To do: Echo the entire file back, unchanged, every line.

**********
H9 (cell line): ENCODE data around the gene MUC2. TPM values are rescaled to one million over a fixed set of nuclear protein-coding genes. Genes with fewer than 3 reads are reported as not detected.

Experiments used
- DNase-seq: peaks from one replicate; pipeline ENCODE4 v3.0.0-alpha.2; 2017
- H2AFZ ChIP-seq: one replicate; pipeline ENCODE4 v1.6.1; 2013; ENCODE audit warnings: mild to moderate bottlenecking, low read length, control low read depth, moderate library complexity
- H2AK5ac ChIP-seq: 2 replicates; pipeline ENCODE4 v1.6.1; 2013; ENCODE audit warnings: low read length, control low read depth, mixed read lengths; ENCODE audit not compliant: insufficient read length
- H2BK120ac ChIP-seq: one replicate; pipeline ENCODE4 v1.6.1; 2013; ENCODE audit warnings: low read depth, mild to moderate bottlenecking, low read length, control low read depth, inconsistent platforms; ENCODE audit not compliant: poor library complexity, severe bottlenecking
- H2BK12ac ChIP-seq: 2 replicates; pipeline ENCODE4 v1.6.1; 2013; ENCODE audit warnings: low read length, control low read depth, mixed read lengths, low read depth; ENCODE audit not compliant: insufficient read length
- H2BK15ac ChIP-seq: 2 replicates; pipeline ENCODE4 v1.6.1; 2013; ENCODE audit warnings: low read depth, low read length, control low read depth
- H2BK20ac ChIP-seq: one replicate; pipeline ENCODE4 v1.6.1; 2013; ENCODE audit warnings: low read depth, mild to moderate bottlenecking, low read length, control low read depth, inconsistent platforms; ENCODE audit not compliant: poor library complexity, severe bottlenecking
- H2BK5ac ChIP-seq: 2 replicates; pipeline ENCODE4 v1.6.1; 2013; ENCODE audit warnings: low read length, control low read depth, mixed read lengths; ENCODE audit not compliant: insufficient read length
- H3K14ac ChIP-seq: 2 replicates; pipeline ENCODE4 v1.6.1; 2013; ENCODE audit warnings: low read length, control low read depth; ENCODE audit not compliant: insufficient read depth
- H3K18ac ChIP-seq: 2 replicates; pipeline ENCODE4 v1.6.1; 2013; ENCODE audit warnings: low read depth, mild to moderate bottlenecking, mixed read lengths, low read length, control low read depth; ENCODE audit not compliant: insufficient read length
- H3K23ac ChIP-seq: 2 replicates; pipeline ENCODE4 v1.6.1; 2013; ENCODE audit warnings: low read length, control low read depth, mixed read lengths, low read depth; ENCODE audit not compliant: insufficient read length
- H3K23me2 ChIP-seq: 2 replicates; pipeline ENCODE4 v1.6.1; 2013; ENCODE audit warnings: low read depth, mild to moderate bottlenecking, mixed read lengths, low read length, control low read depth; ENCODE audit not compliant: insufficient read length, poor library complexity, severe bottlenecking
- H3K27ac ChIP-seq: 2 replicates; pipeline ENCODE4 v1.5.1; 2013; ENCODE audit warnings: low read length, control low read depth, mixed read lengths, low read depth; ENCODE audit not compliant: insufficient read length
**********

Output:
H9 (cell line): ENCODE data around the gene MUC2. TPM values are rescaled to one million over a fixed set of nuclear protein-coding genes. Genes with fewer than 3 reads are reported as not detected.

Experiments used
- DNase-seq: peaks from one replicate; pipeline ENCODE4 v3.0.0-alpha.2; 2017
- H2AFZ ChIP-seq: one replicate; pipeline ENCODE4 v1.6.1; 2013; ENCODE audit warnings: mild to moderate bottlenecking, low read length, control low read depth, moderate library complexity
- H2AK5ac ChIP-seq: 2 replicates; pipeline ENCODE4 v1.6.1; 2013; ENCODE audit warnings: low read length, control low read depth, mixed read lengths; ENCODE audit not compliant: insufficient read length
- H2BK120ac ChIP-seq: one replicate; pipeline ENCODE4 v1.6.1; 2013; ENCODE audit warnings: low read depth, mild to moderate bottlenecking, low read length, control low read depth, inconsistent platforms; ENCODE audit not compliant: poor library complexity, severe bottlenecking
- H2BK12ac ChIP-seq: 2 replicates; pipeline ENCODE4 v1.6.1; 2013; ENCODE audit warnings: low read length, control low read depth, mixed read lengths, low read depth; ENCODE audit not compliant: insufficient read length
- H2BK15ac ChIP-seq: 2 replicates; pipeline ENCODE4 v1.6.1; 2013; ENCODE audit warnings: low read depth, low read length, control low read depth
- H2BK20ac ChIP-seq: one replicate; pipeline ENCODE4 v1.6.1; 2013; ENCODE audit warnings: low read depth, mild to moderate bottlenecking, low read length, control low read depth, inconsistent platforms; ENCODE audit not compliant: poor library complexity, severe bottlenecking
- H2BK5ac ChIP-seq: 2 replicates; pipeline ENCODE4 v1.6.1; 2013; ENCODE audit warnings: low read length, control low read depth, mixed read lengths; ENCODE audit not compliant: insufficient read length
- H3K14ac ChIP-seq: 2 replicates; pipeline ENCODE4 v1.6.1; 2013; ENCODE audit warnings: low read length, control low read depth; ENCODE audit not compliant: insufficient read depth
- H3K18ac ChIP-seq: 2 replicates; pipeline ENCODE4 v1.6.1; 2013; ENCODE audit warnings: low read depth, mild to moderate bottlenecking, mixed read lengths, low read length, control low read depth; ENCODE audit not compliant: insufficient read length
- H3K23ac ChIP-seq: 2 replicates; pipeline ENCODE4 v1.6.1; 2013; ENCODE audit warnings: low read length, control low read depth, mixed read lengths, low read depth; ENCODE audit not compliant: insufficient read length
- H3K23me2 ChIP-seq: 2 replicates; pipeline ENCODE4 v1.6.1; 2013; ENCODE audit warnings: low read depth, mild to moderate bottlenecking, mixed read lengths, low read length, control low read depth; ENCODE audit not compliant: insufficient read length, poor library complexity, severe bottlenecking
- H3K27ac ChIP-seq: 2 replicates; pipeline ENCODE4 v1.5.1; 2013; ENCODE audit warnings: low read length, control low read depth, mixed read lengths, low read depth; ENCODE audit not compliant: insufficient read length